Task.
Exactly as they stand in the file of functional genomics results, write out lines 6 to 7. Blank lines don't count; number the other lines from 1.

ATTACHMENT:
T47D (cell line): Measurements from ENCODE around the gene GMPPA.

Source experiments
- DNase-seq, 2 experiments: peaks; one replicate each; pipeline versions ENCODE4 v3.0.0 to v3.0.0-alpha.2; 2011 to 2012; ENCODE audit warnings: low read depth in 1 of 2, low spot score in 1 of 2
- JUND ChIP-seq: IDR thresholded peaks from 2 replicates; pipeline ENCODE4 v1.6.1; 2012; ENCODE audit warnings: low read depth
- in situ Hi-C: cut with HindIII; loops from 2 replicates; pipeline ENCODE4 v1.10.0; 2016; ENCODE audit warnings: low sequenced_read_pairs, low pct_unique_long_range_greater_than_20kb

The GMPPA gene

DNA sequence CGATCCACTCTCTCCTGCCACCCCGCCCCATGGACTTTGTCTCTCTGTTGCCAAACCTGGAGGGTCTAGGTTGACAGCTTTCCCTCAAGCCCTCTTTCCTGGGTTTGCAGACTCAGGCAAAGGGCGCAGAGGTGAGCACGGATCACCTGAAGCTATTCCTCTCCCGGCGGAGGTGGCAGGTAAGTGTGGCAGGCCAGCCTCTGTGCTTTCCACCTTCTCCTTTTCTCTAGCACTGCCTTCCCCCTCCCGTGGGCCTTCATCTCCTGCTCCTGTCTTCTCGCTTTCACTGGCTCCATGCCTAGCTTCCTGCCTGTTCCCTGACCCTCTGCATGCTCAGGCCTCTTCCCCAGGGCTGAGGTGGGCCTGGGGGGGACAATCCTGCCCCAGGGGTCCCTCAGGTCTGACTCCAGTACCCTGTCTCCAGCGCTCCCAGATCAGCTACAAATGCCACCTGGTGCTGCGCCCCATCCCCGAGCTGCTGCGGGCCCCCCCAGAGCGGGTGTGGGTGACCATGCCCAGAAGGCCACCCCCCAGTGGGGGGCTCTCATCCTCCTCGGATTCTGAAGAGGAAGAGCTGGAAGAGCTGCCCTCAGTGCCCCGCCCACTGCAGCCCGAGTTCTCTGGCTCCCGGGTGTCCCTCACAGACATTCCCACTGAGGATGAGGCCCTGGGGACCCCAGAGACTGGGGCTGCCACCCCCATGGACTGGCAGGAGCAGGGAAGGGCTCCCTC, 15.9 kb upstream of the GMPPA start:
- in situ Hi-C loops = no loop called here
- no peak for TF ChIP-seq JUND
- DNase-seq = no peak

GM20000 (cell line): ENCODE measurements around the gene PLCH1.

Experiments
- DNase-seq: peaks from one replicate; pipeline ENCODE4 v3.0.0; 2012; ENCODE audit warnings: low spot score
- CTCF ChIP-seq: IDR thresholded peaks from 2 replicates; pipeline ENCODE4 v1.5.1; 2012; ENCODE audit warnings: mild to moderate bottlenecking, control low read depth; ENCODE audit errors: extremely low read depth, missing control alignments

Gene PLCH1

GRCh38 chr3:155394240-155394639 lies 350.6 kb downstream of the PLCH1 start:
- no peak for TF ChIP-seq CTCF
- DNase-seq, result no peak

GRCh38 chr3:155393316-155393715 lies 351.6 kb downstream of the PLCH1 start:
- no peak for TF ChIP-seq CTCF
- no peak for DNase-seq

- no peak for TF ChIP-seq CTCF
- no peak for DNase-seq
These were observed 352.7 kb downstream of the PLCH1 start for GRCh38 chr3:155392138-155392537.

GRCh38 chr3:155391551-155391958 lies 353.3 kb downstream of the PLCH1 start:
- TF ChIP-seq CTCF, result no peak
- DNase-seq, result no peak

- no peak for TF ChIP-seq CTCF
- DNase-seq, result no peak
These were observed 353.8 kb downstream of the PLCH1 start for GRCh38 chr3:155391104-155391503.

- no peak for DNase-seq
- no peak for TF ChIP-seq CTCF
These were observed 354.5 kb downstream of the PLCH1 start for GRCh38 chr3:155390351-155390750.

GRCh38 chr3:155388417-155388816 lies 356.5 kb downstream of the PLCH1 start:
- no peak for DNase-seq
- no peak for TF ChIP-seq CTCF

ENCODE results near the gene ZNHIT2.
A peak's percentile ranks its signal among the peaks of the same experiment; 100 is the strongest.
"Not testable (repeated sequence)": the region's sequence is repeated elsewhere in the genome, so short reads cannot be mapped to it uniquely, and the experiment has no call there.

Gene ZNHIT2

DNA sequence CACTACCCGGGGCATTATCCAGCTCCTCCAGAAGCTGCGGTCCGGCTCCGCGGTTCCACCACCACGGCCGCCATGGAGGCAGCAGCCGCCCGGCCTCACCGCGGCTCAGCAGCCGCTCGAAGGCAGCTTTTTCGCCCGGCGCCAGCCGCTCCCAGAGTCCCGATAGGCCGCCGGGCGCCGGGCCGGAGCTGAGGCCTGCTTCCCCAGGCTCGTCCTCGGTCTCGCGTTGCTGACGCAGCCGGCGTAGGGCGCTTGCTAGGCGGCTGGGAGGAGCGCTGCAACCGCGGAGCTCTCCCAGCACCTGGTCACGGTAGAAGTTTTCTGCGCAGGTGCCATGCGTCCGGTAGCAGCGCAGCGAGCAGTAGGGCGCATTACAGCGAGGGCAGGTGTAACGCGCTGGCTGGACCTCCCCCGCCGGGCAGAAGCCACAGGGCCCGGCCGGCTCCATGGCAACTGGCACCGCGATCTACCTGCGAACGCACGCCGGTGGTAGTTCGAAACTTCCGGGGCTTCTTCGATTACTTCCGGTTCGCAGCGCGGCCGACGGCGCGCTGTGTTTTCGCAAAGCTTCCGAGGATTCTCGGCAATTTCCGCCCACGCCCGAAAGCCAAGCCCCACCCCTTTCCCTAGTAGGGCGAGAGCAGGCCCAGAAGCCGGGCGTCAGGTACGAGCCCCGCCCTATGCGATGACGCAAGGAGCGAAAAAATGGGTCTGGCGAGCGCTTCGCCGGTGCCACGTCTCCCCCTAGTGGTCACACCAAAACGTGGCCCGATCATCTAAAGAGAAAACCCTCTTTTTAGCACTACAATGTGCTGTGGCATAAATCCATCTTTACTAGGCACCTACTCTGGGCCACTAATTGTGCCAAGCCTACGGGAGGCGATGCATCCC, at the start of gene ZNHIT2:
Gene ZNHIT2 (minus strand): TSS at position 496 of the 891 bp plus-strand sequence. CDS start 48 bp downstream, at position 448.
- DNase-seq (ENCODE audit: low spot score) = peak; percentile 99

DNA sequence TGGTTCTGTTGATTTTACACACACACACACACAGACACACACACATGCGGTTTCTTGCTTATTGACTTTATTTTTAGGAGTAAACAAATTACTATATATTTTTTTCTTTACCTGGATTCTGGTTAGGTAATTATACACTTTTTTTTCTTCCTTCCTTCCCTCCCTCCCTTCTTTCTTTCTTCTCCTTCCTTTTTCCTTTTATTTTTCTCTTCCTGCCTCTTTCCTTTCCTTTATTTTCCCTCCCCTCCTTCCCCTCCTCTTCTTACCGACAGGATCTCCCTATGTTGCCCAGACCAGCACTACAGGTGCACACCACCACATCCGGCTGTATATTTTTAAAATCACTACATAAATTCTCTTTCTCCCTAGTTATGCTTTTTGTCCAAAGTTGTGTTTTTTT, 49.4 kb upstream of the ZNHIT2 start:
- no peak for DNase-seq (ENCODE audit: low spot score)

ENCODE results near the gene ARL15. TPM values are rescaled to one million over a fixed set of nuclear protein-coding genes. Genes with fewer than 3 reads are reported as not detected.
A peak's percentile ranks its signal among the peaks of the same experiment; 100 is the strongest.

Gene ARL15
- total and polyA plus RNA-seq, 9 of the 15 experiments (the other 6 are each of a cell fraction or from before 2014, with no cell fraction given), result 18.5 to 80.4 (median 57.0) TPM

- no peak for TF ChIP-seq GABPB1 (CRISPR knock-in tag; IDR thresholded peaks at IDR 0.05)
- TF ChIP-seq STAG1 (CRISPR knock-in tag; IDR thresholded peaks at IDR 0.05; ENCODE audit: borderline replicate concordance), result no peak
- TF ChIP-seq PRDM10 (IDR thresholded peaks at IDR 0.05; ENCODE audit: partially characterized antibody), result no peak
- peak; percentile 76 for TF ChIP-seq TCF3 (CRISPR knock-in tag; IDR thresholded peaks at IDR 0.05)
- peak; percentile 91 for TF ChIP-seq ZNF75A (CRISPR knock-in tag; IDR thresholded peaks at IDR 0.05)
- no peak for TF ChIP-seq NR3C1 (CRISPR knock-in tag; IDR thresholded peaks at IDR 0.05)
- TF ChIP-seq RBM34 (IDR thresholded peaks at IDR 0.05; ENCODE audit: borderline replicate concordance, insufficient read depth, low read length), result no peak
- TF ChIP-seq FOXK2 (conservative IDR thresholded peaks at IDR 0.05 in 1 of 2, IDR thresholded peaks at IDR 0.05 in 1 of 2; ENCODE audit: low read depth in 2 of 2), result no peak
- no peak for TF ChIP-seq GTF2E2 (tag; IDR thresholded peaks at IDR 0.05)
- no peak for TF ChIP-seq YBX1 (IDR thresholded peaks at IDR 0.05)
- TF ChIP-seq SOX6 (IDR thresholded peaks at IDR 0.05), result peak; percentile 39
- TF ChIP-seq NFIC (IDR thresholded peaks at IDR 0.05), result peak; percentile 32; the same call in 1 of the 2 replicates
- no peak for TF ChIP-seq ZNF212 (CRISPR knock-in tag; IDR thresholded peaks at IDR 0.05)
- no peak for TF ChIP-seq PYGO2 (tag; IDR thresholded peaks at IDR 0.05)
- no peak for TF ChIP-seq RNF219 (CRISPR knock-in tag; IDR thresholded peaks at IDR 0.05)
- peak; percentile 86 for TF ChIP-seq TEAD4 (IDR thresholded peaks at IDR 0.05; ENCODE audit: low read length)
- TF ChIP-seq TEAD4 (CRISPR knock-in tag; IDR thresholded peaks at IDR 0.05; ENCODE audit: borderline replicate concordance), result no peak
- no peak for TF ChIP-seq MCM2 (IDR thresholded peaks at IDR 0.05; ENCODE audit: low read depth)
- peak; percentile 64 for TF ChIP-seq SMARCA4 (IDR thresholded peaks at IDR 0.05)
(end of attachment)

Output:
The GMPPA gene

DNA sequence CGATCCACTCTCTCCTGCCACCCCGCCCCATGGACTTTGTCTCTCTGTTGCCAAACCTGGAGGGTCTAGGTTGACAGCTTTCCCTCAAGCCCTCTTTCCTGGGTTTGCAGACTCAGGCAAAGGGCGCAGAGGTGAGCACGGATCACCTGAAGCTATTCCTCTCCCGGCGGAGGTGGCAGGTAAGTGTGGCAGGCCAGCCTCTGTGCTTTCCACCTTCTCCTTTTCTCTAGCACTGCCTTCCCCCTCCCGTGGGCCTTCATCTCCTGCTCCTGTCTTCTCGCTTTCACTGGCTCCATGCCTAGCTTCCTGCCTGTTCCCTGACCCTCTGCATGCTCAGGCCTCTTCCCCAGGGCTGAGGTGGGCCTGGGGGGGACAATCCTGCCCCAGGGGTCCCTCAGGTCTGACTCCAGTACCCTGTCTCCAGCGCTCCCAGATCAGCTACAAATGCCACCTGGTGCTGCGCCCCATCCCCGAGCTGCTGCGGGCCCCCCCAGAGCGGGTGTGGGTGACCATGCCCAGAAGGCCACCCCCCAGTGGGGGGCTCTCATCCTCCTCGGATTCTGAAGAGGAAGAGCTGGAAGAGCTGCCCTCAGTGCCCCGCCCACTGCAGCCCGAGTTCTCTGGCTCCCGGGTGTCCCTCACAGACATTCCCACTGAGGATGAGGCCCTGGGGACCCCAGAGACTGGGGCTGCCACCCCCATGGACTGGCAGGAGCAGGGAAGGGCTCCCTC, 15.9 kb upstream of the GMPPA start: